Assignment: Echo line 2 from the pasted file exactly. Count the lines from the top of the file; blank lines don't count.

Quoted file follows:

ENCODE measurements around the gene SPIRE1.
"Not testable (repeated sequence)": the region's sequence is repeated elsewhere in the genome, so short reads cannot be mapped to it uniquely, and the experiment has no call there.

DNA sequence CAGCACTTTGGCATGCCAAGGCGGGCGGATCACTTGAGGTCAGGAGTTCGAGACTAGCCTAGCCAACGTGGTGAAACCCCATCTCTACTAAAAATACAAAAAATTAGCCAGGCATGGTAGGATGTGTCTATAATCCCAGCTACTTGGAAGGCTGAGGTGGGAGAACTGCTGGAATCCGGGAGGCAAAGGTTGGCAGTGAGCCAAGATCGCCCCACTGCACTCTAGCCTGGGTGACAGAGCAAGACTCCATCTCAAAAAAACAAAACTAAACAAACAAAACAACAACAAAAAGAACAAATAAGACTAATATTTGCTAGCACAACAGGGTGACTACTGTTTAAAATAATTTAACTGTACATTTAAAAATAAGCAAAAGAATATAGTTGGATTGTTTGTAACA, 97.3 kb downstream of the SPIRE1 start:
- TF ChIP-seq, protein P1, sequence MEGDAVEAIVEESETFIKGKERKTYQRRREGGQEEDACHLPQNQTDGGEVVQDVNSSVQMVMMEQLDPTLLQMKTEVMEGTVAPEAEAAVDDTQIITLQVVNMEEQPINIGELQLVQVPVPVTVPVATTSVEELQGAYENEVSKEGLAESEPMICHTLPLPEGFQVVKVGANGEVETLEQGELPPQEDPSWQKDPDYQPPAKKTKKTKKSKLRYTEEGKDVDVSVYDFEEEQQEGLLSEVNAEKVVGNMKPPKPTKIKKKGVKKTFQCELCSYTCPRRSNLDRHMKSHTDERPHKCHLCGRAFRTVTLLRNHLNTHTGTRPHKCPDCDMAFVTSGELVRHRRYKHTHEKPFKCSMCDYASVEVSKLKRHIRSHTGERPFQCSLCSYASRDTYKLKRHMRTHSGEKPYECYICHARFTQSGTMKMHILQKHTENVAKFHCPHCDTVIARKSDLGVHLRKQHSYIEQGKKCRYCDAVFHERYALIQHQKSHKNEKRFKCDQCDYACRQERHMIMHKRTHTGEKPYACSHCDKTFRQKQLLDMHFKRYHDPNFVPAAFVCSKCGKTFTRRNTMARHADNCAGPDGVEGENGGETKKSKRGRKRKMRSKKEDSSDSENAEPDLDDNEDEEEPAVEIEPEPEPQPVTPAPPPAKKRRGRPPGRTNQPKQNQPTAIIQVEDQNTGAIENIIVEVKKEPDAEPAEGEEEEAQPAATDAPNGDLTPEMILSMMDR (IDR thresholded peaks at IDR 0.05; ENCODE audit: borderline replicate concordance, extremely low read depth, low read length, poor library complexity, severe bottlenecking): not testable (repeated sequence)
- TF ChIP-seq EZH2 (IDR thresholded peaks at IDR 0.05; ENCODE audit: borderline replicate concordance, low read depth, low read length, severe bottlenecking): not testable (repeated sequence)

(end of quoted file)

"Not testable (repeated sequence)": the region's sequence is repeated elsewhere in the genome, so short reads cannot be mapped to it uniquely, and the experiment has no call there.